Man pleads guilty to murder in death of Jacqueline Avant
The man accused of killing Jacqueline Avant in her Beverly Hills home last year pleaded guilty to murder and weapons charges on Thursday, authorities said.
Police said Aariel Maynor, 30, broke into Avant’s Trousdale Estates home with an AR-15 rifle shortly before 2 a.m. on Dec. 1 and opened fire, fatally wounding the prominent philanthropist. As he fled in a car, Maynor also shot at Avant’s security guard, who was not injured, prosecutors said.
“This crime continues to shock the conscience. Mrs. Avant’s death was a tragic loss felt by our entire community,” Los Angeles County Dist. Atty. George Gascón said in a statement.
Maynor pleaded guilty to murder, attempted murder, possession of a firearm by a felon and two counts of burglary. He will face more than 100 years in prison at his sentencing hearing on March 30, Gascón said.
Though California law requires most older inmates or those who have served 20 consecutive years in state prison to be eligible for parole, Maynor will not be eligible for early release because he has two prior strike convictions, said Greg Risling, a spokesman for the district attorney’s office.
Maynor was paroled from state prison just three months before shooting Avant. He had two prior convictions for robbery and causing great bodily injury, state prison records show.
Police say the man was found in the backyard of a home in Hollywood he was allegedly trying to burglarize and shot himself in the foot.
Avant, 81, was shot three times after her assailant broke a sliding glass door with what is believed to be a rock, law enforcement sources told The Times last year.
Her husband, music producer Clarence Avant, was home at the time but did not see the shooting, police said. When officers arrived, they found Clarence Avant cradling his wife’s body.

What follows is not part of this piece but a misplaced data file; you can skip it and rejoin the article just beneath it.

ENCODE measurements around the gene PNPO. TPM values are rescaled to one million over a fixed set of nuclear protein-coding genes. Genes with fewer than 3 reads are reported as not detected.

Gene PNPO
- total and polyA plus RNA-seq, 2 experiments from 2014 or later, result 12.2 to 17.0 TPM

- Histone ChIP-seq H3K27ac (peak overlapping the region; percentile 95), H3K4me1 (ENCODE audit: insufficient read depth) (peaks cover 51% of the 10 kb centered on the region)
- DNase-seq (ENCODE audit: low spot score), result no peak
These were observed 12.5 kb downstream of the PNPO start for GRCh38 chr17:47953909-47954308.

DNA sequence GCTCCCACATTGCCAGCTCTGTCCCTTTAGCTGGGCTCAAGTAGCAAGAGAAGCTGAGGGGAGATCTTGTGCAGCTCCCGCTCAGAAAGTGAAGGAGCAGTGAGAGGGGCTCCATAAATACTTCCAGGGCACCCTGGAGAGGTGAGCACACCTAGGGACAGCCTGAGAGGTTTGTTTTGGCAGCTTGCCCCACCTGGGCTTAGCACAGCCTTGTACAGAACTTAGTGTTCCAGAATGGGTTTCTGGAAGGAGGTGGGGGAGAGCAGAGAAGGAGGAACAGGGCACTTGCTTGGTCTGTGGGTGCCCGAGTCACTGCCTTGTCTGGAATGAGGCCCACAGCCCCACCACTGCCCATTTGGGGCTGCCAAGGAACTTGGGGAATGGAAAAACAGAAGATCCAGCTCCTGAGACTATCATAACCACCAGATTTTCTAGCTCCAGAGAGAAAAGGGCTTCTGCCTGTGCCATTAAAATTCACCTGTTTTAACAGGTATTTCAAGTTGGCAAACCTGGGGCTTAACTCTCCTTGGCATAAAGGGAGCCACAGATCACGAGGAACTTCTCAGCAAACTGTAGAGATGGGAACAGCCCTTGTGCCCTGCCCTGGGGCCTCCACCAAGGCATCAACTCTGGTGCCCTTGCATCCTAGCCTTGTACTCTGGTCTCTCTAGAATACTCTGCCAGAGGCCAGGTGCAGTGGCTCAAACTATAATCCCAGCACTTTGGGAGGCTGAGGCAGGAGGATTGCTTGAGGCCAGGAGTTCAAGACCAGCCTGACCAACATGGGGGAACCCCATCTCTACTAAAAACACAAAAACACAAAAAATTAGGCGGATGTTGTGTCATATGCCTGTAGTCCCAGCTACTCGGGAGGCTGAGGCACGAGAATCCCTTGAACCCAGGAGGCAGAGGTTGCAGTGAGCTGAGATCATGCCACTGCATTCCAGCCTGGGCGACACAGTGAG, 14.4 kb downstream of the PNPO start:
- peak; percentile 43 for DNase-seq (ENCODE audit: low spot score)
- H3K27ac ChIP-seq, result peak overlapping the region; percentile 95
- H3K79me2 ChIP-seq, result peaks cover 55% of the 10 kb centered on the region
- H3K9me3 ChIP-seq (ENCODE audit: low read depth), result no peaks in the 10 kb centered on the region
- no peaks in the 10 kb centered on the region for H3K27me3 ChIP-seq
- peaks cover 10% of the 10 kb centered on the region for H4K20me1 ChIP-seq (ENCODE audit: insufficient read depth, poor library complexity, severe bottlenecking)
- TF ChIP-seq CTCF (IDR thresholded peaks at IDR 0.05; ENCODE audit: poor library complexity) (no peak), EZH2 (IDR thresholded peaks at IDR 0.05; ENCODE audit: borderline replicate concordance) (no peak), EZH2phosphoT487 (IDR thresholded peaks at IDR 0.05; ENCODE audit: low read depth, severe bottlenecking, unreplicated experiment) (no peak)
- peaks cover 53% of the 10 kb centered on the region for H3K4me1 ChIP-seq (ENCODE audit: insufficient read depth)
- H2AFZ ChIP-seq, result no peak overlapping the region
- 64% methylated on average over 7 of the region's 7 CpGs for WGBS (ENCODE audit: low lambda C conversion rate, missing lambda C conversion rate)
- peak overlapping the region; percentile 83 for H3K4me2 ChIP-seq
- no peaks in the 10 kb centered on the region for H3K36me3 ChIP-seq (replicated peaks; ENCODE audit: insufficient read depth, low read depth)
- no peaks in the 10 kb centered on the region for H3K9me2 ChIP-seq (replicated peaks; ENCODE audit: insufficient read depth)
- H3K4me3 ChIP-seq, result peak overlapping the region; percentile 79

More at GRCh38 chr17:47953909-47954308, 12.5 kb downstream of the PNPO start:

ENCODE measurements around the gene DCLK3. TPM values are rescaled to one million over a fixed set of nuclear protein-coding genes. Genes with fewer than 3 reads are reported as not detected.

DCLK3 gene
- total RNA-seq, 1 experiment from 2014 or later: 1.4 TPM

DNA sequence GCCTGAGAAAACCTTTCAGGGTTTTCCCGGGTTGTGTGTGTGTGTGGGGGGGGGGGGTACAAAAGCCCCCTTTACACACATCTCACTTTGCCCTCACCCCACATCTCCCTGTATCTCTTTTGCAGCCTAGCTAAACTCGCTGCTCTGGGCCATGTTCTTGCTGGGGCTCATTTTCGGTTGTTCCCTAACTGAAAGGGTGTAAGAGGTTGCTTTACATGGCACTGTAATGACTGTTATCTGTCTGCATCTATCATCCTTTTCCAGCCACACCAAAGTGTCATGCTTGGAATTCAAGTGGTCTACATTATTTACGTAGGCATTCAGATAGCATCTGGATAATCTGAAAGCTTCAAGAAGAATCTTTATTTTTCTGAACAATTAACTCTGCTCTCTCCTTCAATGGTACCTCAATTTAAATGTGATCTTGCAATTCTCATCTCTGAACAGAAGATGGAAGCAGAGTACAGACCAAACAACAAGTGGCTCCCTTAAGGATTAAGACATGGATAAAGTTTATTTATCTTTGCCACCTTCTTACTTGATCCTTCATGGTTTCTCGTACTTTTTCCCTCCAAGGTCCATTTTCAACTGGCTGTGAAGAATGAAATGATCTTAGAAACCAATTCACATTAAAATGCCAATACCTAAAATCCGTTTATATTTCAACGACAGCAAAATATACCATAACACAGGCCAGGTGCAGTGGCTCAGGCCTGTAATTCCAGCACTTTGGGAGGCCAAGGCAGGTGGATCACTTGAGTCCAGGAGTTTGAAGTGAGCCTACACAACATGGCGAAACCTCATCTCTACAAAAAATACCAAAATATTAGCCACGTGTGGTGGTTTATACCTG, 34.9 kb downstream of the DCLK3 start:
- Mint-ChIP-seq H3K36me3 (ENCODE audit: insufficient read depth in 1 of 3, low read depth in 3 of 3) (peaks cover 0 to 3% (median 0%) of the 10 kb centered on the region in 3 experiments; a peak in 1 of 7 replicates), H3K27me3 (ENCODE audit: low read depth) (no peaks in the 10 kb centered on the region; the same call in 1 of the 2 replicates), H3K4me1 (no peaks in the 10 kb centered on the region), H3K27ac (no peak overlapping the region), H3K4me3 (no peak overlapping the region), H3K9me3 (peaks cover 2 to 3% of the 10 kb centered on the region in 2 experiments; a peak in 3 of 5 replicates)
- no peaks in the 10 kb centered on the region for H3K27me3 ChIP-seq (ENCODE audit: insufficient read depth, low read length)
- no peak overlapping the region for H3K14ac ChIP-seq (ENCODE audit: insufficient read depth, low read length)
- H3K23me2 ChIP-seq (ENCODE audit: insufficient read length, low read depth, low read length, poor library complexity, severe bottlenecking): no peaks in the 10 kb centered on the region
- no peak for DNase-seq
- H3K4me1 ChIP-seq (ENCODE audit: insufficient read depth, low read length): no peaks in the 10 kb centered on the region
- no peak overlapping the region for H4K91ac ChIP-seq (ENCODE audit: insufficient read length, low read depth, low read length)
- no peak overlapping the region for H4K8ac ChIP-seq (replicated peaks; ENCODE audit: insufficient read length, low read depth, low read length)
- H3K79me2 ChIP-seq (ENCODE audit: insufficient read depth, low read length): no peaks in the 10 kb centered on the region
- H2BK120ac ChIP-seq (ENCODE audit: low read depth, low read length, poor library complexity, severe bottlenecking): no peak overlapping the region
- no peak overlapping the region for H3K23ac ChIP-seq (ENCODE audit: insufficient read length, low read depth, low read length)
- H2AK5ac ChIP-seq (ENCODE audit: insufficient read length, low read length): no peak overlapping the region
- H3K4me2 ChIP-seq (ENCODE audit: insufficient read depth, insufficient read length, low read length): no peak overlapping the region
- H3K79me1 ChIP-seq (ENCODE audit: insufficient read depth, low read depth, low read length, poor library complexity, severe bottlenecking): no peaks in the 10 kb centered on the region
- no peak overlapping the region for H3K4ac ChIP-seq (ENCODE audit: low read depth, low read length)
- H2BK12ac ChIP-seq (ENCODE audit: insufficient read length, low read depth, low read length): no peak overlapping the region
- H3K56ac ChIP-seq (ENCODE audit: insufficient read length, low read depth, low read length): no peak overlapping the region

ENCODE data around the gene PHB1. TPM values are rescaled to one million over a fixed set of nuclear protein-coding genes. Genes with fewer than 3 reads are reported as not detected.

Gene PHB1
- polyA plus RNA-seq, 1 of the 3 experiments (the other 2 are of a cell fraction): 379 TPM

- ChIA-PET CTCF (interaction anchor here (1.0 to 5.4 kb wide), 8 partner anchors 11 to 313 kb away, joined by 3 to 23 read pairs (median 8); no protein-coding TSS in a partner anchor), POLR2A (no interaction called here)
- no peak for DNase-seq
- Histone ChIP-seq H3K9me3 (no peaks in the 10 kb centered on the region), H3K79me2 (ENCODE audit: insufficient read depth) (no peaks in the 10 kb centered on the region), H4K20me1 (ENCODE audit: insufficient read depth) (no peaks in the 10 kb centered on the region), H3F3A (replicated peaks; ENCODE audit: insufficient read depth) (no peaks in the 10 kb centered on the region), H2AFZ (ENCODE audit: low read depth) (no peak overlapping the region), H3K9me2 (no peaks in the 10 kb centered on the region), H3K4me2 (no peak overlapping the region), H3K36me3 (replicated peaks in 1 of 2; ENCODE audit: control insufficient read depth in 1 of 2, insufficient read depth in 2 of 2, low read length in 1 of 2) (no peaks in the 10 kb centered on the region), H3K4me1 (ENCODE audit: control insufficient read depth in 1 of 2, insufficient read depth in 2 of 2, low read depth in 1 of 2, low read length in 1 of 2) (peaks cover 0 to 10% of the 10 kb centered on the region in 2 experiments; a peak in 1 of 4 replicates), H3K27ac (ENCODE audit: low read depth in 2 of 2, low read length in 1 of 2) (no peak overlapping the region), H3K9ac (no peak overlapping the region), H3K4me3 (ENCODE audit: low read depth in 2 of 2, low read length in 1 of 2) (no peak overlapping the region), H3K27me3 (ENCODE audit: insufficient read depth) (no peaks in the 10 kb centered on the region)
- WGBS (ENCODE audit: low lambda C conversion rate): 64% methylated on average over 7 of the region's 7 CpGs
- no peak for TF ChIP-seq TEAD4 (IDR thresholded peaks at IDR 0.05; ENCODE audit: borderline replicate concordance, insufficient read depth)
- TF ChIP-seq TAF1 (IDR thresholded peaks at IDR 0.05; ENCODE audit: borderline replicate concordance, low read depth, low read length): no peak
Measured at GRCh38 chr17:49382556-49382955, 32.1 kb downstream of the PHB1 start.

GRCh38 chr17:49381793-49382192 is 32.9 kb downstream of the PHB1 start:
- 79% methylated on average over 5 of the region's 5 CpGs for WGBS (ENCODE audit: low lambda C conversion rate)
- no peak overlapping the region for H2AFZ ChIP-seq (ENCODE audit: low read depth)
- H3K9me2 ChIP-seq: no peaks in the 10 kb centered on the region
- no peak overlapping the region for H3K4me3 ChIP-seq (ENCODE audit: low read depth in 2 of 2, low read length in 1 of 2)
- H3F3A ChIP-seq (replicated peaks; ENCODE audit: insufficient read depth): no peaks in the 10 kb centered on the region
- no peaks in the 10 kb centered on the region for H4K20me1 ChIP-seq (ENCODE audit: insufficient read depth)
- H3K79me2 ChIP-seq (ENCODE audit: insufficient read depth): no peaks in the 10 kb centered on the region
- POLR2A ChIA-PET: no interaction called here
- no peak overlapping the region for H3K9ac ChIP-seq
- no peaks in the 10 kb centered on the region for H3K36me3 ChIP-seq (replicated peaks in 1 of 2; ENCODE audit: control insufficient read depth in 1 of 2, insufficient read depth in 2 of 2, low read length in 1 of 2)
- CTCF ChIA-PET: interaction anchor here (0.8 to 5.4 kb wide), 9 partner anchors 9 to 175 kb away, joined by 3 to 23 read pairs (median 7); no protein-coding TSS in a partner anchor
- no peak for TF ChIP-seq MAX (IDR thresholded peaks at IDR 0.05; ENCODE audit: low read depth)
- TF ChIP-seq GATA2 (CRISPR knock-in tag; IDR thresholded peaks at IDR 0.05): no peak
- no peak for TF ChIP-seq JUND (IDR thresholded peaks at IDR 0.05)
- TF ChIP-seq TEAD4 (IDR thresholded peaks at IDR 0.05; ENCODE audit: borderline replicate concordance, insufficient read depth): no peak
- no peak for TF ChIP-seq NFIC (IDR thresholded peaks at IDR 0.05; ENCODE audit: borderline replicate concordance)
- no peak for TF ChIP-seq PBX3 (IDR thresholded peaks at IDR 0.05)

Maynor was captured by Los Angeles police officers a short time later in the backyard of a Hollywood Hills home, where he had shot himself in the foot during another attempted burglary.
It remains unclear why Maynor targeted the Avants’ home or if he knew whose residence he’d broken into. Clarence Avant told investigators that he heard an argument before the gunfire began.
Maynor’s defense attorney did not immediately respond to a request for comment.
Jacqueline Avant was a prolific philanthropist, serving as president of Neighborhood of Watts — a support group for child care in South Los Angeles — and also regularly donated to UCLA’s International Student Center.
Her husband advised or produced a slew of hit-making musicians including Jimmy Smith, Bill Withers, Babyface and Lalo Schifrin. Known as the “Black Godfather,” Clarence Avant received a star on the Hollywood Walk of Fame in 2016 and was inducted into the Rock and Roll Hall of Fame last year.
Those close to the Avant family expressed relief that Thursday’s plea meant they would not have to endure a lengthy criminal trial.
“It is still hard to believe she is gone for no reason. We are comforted this person has pled guilty to this most horrendous act,” said Michael Lawson, a friend of the Avant family and president of the Los Angeles Urban League. “We are all still mourning this senseless loss. I personally can only hope this is of some small solace to Clarence and his family.”
Maynor was 21 and homeless at the time of his first robbery conviction, in which he shoved a woman to the ground and kicked her in the face in Hollywood, according to a probation report.
Los Angeles police arrested Maynor for robbery a second time in 2018, records show. While in jail, he reported suffering from bipolar disorder among other conditions and said he had been taking medication that treats schizophrenia and depression, according to a medical order filed in court.
The stories shaping California
Get up to speed with our Essential California newsletter, sent six days a week.
You may occasionally receive promotional content from the Los Angeles Times.